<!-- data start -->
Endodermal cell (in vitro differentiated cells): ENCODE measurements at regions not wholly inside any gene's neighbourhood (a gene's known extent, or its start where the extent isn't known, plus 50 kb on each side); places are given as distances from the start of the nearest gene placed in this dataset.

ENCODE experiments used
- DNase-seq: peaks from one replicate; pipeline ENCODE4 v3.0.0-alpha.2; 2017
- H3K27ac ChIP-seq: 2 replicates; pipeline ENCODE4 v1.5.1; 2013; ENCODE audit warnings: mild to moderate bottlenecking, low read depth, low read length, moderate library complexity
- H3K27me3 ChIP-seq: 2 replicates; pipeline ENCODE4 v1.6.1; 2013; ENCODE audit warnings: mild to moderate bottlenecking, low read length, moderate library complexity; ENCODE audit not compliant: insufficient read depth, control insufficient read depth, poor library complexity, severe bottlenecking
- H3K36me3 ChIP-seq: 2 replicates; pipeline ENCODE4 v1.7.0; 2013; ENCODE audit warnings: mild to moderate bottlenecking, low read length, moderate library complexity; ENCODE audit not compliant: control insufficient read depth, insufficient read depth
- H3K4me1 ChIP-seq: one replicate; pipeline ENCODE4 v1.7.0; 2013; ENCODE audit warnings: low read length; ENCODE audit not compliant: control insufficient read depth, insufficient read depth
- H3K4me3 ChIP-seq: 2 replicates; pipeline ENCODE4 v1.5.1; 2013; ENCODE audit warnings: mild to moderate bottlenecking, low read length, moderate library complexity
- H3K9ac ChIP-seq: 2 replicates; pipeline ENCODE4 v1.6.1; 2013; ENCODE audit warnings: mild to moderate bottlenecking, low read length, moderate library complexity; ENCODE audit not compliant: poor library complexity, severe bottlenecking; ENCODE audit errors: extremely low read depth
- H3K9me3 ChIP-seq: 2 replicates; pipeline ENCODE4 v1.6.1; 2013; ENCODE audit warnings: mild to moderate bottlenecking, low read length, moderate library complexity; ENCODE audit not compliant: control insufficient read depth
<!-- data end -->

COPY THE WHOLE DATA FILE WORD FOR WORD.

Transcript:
Endodermal cell (in vitro differentiated cells): ENCODE measurements at regions not wholly inside any gene's neighbourhood (a gene's known extent, or its start where the extent isn't known, plus 50 kb on each side); places are given as distances from the start of the nearest gene placed in this dataset.

ENCODE experiments used
- DNase-seq: peaks from one replicate; pipeline ENCODE4 v3.0.0-alpha.2; 2017
- H3K27ac ChIP-seq: 2 replicates; pipeline ENCODE4 v1.5.1; 2013; ENCODE audit warnings: mild to moderate bottlenecking, low read depth, low read length, moderate library complexity
- H3K27me3 ChIP-seq: 2 replicates; pipeline ENCODE4 v1.6.1; 2013; ENCODE audit warnings: mild to moderate bottlenecking, low read length, moderate library complexity; ENCODE audit not compliant: insufficient read depth, control insufficient read depth, poor library complexity, severe bottlenecking
- H3K36me3 ChIP-seq: 2 replicates; pipeline ENCODE4 v1.7.0; 2013; ENCODE audit warnings: mild to moderate bottlenecking, low read length, moderate library complexity; ENCODE audit not compliant: control insufficient read depth, insufficient read depth
- H3K4me1 ChIP-seq: one replicate; pipeline ENCODE4 v1.7.0; 2013; ENCODE audit warnings: low read length; ENCODE audit not compliant: control insufficient read depth, insufficient read depth
- H3K4me3 ChIP-seq: 2 replicates; pipeline ENCODE4 v1.5.1; 2013; ENCODE audit warnings: mild to moderate bottlenecking, low read length, moderate library complexity
- H3K9ac ChIP-seq: 2 replicates; pipeline ENCODE4 v1.6.1; 2013; ENCODE audit warnings: mild to moderate bottlenecking, low read length, moderate library complexity; ENCODE audit not compliant: poor library complexity, severe bottlenecking; ENCODE audit errors: extremely low read depth
- H3K9me3 ChIP-seq: 2 replicates; pipeline ENCODE4 v1.6.1; 2013; ENCODE audit warnings: mild to moderate bottlenecking, low read length, moderate library complexity; ENCODE audit not compliant: control insufficient read depth